8 steps to create your academy’s communication plan

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Keeping your audience aware and engaged with your academy is crucial to the success of your training programme, and its business objectives. If you’re not in marketing or communications, creating a communication plan can seem like a daunting task. In this article, we share a simple 8-step process to create an effective communication plan.

Creating a communication plan for your academy is important for both its launch and its continuity. If your audience is not aware it exists, of its benefits, its new content and updates, and how it can help them be better at what they need to do, your academy will end up being under-used and not fulfill its purpose.

So, if you are responsible for your training’s ROI and its impact on your business – whether your metrics are related to customers, partners or sales teams or other stakeholders – it’s important to create and execute a good communications plan. So, if you don’t have one already, or you would like to revise it, check out the following ten steps. We’re keeping it simple so, even if you are not a marketing guru, you’ll be able to create an effective communication plan for your academy.


How to create a Communication plan?

These 8 steps are divided into W’s and R’s that are the basis for an effective result.
The W’s are: Who, Why, Where, What and When. And the R’s are three: Report, Revise and Repeat. Let’s get to it, then!


Step 1: Segmenting your audience (WHO)

When you create your training programme you know who you are creating it for. Even if you have a very global audience, such as customers, partners, sales team, and so on. Yet, it’s important to divide these global audiences into segments.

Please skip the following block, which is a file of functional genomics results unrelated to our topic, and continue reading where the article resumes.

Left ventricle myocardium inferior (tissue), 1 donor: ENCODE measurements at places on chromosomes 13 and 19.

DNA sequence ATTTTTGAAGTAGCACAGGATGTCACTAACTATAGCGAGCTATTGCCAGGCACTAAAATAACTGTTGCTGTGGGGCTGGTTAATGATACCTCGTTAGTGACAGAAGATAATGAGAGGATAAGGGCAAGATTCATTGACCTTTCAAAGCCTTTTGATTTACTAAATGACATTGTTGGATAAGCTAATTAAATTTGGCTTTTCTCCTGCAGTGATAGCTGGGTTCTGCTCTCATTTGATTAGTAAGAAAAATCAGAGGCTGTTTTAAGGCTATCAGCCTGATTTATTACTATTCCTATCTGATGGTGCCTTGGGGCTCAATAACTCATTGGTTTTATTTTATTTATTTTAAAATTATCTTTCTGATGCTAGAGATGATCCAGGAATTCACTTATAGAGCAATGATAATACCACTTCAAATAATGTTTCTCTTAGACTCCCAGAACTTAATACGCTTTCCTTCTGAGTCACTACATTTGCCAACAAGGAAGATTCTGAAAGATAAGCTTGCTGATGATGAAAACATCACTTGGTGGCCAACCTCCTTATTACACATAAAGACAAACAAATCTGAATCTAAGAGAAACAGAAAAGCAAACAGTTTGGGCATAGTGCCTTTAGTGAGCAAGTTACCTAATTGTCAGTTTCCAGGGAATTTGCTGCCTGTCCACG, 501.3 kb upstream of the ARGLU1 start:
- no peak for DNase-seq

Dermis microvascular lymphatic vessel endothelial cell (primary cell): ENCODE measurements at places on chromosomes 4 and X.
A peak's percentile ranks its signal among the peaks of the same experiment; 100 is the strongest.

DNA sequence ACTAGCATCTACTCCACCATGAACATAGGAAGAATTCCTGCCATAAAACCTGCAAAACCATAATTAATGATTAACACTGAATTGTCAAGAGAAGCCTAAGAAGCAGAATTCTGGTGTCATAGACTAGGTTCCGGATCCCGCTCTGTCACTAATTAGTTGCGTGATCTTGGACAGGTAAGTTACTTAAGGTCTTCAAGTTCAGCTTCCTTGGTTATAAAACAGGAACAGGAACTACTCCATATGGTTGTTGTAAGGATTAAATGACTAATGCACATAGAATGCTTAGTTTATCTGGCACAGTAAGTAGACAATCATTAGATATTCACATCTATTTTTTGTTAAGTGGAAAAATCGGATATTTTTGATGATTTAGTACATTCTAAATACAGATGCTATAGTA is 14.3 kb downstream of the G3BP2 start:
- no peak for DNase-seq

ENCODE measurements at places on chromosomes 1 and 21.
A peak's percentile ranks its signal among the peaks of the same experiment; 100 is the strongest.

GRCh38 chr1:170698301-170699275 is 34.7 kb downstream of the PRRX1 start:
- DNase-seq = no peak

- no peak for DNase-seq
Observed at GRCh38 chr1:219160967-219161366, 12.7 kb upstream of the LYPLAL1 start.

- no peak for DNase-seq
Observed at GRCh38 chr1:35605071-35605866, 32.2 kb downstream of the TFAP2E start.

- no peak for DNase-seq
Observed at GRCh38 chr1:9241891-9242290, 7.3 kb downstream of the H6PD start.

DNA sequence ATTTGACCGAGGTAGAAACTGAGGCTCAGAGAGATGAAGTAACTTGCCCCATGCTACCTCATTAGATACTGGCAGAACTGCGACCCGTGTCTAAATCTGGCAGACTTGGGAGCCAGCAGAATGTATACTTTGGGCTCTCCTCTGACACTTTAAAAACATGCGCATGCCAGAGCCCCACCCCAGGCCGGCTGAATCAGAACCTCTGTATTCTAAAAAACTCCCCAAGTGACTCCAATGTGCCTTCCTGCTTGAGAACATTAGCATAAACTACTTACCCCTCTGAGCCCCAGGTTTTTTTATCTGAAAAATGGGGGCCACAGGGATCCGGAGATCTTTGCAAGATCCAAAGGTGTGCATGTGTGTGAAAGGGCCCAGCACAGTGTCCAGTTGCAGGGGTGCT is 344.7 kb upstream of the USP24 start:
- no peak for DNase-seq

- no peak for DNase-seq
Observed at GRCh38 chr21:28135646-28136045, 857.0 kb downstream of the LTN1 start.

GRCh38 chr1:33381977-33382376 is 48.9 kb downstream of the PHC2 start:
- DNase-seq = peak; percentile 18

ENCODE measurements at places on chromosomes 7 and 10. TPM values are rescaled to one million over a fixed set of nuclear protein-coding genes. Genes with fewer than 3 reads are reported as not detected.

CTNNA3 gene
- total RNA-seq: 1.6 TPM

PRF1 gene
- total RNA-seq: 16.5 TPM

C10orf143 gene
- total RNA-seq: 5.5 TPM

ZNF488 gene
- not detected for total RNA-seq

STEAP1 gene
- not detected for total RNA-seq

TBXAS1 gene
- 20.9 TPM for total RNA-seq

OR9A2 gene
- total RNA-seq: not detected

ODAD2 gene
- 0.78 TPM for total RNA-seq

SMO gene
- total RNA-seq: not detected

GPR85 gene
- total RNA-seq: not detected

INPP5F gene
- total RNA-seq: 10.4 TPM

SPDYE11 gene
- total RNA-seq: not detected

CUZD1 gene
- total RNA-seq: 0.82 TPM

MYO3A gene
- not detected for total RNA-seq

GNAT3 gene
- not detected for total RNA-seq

Let’s use a Sales Training Academy as an example. Within a sales team you have different groups that can be divided according to different criteria: seniority, geography, product, type of clients, and so on. This means, you have different training needs, different challenges and different knowledge gaps to deal with, and to train for.

The same applies to communication. So, your first step is to write down the different segments of your audience, considering the same criteria you have defined to create your training programme.


Step 2: Defining the relevance (Why)

For each segment of your audience there is a “why” – why they need your academy and how your academy can help them specifically.

For example, if you are offering regulatory training, the audience segments regarding geography will need different training. So, if you’re communicating a course on a new regulation for the APAC region that impacts a specific product, this will be relevant for your APAC audience segment that works with that particular product. Yet, for other segments, not so much.

Step 3: Deciding the placement (Where)

There are different ways and channels to communicate. This step is all about making sure the message you need to convey reaches the audience where they need it, and where it will have the most impact.

You may think of this step as “we’ll just send an email to that audience segment”. And that’s OK. But is it enough? What if you communicate a course regarding a specific feature, in the feature itself, with a button that links to the respective content in your academy? This way, your customers will know you have a course on this feature because you sent them an email but also because it will be accessible exactly where they’ll need it.

So, step three is to identify and write down all the different channels and placements you can use to communicate with each audience segment.